Jazz Appreciation Month: Celebrating the 2021 NEA Jazz Masters
Nationwide recognition for jazz artists is a rare thing. The National Endowment for the Arts stepped up its mandate in 1982 to include jazz as an art form and celebrate those who advance it. Robin Lloyd introduces the 2021 NEA Jazz Masters for Jazz Appreciation Month.
The highest honor that our nation bestows on jazz artists is the National Endowment for the Arts Jazz Masters award. Since 1982, the program has annually celebrated living legends who have made exceptional contributions to the advancement of jazz. Let’s meet the 2021 NEA Jazz Masters!
Drummer Terri Lyn Carrington grew up in a musical family and became a professional musician at age 10, when she got her first Musicians Association card and played her first gig with Clark Terry. She was awarded a full scholarship to Berklee College of Music the very next year.
Like her mentor Clark Terry, she’s turned her attention over the last 15 years to empowering the next generation. She’s a composer, bandleader, producer and educator, and is the founder and artistic director of the Berklee Institute of Jazz and Gender Justice, created to address gender equity in the jazz field and the role that jazz can play in the comprehensive struggle for social justice.
Drummer Albert Tootie Heath is the youngest of the Heath Brothers of Philadelphia. Both of his older brothers, bassist Percy and saxophonist Jimmy, were also NEA Jazz Masters. Albert worked with J.J. Johnson, Wes Montgomery, Herbie Hancock and Yusef Lateef, and led an intergenerational jazz drum ensemble called the Whole Drum Truth, which combined legendary and emerging jazz drummers such as Sylvia Cuenca, Billy Hart, Louis Hayes and Willie Jones III. He also leads the Tootie Heath Trio, with pianist Ethan Iverson and bassist Ben Street. In 2018, he received a Lifetime Achievement Award from the Jazz Foundation of America. Heath was an instructor at the Stanford Jazz Workshop summer camps for middle and high school students for more than 30 years.
On the leading edge of avant-garde jazz, saxophonist Henry Threadgill is known for his original compositions. He was awarded the Pulitzer Prize for Music in 2016, one of only three jazz artists to win the prestigious award. Threadgill grew up on the south side of Chicago, and when he was 19, he joined Muhal Richard Abrams’ Experimental Band, which evolved into the Association for the Advancement of Creative Musicians (AACM), a collective of musicians that emphasized playing their own music.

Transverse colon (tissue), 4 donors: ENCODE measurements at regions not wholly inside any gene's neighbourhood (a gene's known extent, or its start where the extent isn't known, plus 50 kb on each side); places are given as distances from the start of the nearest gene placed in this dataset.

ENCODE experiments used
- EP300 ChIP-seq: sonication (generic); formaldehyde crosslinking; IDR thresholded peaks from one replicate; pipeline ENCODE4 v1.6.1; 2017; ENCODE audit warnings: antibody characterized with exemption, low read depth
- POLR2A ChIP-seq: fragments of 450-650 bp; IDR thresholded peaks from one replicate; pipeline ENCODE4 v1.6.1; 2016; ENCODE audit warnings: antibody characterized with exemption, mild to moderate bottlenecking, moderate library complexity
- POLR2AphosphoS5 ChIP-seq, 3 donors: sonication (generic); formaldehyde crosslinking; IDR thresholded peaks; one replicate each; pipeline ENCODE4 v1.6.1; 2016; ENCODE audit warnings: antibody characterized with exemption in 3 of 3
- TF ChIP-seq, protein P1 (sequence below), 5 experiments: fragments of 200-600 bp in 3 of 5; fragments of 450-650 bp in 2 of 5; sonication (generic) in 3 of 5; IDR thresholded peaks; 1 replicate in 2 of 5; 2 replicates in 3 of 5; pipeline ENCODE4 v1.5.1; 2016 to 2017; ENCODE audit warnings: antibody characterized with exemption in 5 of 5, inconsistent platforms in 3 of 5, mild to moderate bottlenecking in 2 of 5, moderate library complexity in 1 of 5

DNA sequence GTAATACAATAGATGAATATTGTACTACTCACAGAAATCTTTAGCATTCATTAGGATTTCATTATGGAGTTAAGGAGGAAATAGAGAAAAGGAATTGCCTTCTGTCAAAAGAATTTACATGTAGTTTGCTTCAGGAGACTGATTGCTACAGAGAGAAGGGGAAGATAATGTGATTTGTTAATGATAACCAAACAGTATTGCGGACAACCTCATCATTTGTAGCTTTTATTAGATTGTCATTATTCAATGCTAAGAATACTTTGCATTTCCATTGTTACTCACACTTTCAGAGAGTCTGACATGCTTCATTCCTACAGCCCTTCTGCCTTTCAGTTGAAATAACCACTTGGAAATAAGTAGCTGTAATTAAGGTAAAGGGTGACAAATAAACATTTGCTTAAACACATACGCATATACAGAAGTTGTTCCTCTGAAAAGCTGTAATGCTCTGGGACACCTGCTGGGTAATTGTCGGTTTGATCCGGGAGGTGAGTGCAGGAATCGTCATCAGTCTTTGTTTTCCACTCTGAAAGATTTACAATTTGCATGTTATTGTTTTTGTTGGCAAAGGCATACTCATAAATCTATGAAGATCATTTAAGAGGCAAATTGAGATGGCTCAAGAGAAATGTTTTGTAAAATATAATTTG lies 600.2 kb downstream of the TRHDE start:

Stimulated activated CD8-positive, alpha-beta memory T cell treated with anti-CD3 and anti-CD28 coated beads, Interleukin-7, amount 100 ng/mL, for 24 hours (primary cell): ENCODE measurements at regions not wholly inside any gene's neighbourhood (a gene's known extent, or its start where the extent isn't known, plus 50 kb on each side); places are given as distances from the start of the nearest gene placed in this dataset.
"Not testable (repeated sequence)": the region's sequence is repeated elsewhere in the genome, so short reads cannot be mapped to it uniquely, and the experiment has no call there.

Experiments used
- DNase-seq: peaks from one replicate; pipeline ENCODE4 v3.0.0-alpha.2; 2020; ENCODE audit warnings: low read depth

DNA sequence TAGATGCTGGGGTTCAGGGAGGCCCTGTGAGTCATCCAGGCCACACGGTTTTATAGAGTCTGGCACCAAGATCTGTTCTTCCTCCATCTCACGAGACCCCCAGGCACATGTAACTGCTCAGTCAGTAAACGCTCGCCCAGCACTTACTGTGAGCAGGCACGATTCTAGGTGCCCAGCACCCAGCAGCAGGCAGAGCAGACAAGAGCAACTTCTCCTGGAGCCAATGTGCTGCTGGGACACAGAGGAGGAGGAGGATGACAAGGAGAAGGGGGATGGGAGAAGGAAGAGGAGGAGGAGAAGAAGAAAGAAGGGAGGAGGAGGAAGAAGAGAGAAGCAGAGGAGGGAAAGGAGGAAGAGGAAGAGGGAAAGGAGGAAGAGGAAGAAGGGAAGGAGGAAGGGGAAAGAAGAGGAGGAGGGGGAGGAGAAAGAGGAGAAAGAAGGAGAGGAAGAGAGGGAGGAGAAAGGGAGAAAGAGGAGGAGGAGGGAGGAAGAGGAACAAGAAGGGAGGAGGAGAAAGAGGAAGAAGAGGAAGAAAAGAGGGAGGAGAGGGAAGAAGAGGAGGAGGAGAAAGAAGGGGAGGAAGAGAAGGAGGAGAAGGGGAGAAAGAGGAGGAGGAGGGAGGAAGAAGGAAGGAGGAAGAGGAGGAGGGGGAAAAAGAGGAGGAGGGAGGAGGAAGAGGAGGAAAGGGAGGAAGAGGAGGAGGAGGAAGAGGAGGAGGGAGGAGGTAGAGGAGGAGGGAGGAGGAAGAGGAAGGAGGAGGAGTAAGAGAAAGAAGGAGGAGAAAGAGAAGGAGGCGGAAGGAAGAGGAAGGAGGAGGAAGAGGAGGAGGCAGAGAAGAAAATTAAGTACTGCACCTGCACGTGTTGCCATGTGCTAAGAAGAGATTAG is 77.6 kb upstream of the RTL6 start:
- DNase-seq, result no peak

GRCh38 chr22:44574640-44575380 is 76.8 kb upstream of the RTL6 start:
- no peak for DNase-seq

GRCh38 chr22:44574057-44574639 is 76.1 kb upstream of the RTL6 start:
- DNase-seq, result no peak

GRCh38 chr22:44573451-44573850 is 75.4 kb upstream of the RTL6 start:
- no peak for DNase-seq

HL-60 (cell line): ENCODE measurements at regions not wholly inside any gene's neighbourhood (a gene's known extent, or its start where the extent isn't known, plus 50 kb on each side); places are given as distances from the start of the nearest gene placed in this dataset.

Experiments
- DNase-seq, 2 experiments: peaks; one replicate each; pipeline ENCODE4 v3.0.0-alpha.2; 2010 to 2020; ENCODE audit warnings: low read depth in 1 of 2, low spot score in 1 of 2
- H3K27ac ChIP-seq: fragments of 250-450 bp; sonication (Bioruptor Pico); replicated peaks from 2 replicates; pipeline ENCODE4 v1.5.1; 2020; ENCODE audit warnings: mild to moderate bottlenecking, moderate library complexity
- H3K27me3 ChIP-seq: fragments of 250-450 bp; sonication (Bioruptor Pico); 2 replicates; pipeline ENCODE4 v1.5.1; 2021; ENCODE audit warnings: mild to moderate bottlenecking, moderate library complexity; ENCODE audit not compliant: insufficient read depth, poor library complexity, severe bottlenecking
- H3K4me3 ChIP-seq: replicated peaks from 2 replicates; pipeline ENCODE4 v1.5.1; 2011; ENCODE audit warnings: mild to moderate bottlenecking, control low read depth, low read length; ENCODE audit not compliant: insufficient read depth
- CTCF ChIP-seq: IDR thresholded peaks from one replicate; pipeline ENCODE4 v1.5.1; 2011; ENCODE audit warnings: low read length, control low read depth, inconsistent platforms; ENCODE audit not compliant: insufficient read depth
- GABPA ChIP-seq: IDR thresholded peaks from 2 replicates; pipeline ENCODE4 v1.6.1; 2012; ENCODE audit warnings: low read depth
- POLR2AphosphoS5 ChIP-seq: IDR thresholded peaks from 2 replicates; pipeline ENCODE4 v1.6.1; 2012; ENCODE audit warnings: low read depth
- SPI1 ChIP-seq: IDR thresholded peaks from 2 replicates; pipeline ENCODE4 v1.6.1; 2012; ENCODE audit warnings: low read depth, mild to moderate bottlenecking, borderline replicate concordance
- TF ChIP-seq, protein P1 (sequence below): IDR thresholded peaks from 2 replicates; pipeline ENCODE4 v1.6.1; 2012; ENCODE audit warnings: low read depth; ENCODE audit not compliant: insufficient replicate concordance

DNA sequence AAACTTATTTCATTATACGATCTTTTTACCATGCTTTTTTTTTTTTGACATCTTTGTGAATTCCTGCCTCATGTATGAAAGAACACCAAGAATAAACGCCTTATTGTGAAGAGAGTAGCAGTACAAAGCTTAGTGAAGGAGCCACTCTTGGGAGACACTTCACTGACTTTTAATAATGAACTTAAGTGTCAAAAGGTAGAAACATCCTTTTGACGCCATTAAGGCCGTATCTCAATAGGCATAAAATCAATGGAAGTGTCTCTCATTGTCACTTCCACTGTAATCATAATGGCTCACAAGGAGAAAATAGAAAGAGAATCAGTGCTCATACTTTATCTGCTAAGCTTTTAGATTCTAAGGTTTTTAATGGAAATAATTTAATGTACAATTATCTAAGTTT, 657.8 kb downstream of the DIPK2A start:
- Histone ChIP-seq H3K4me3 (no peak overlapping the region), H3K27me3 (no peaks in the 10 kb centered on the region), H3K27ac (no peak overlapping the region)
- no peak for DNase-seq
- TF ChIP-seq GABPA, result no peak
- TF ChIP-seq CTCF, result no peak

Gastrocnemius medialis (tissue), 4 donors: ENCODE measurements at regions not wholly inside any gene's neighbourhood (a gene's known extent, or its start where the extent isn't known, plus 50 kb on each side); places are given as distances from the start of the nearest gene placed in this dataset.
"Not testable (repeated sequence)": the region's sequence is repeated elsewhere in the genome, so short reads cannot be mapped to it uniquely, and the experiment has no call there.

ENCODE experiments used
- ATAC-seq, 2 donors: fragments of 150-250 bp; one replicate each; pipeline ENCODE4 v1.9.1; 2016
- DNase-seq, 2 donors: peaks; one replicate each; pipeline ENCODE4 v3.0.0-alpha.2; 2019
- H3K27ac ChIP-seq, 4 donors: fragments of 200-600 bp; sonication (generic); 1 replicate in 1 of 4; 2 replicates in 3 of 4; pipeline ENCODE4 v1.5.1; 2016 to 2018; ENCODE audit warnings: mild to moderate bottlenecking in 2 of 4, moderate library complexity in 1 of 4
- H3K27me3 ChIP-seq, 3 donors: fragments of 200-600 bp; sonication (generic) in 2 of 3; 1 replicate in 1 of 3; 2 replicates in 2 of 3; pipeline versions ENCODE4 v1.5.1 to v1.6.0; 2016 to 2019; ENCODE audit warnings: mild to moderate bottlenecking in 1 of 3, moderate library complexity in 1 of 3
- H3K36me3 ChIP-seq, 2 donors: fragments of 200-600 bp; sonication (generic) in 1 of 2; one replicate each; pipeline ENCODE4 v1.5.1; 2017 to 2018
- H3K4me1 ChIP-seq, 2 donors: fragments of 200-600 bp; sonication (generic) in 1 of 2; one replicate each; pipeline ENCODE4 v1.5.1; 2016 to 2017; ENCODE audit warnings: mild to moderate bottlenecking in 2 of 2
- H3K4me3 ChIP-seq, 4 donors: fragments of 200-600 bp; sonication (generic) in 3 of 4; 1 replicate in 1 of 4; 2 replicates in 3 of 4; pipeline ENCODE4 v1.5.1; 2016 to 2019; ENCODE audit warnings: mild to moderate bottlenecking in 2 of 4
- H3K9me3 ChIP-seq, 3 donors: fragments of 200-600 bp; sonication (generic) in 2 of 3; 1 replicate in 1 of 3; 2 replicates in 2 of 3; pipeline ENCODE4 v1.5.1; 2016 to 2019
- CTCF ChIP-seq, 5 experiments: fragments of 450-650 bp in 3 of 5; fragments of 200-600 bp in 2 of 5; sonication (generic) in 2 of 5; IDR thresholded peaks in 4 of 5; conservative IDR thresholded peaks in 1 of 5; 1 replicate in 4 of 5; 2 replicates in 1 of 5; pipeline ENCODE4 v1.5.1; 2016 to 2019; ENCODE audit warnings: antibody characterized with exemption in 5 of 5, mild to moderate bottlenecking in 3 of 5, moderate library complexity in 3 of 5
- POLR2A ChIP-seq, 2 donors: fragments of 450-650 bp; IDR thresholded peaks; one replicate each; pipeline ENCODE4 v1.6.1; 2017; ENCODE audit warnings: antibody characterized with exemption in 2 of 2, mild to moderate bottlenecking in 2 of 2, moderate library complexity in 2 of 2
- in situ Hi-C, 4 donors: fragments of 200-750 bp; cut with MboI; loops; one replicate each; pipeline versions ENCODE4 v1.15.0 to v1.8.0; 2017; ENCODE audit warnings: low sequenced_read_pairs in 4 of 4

While gigging with marching bands, blues bands, Latin bands and even polka bands, he also started studying at the American Conservatory of Music in Chicago where he majored in piano, flute and composition. Threadgill’s list of honors include a Guggenheim Fellowship (2003), a United States Artists USA Fellowship (2008), induction into the ASCAP Wall of Fame in 2015, and a Doris Duke Artist Award (2016). In 2016, the Vietnam Veterans of America honored him with their Excellence in the Arts Award.
Phil Schaap displays his encyclopedic knowledge of jazz music and history in his jazz programs on Columbia University’s radio station WKCR in New York, where he’s been hosting since 1970. He has won six Grammy Awards for his liner notes, audio engineering and production. Schaap became curator at Jazz at Lincoln Center in New York City, where he created the Swing University educational program, which continues to offer public jazz listening and appreciation classes with the goal of increasing and cultivating audiences for the music.
He has taught jazz at Columbia, Princeton and Rutgers universities, and currently teaches in the graduate school at Juilliard. Schaap has also conducted and collected hundreds of hours of taped interviews with jazz legends.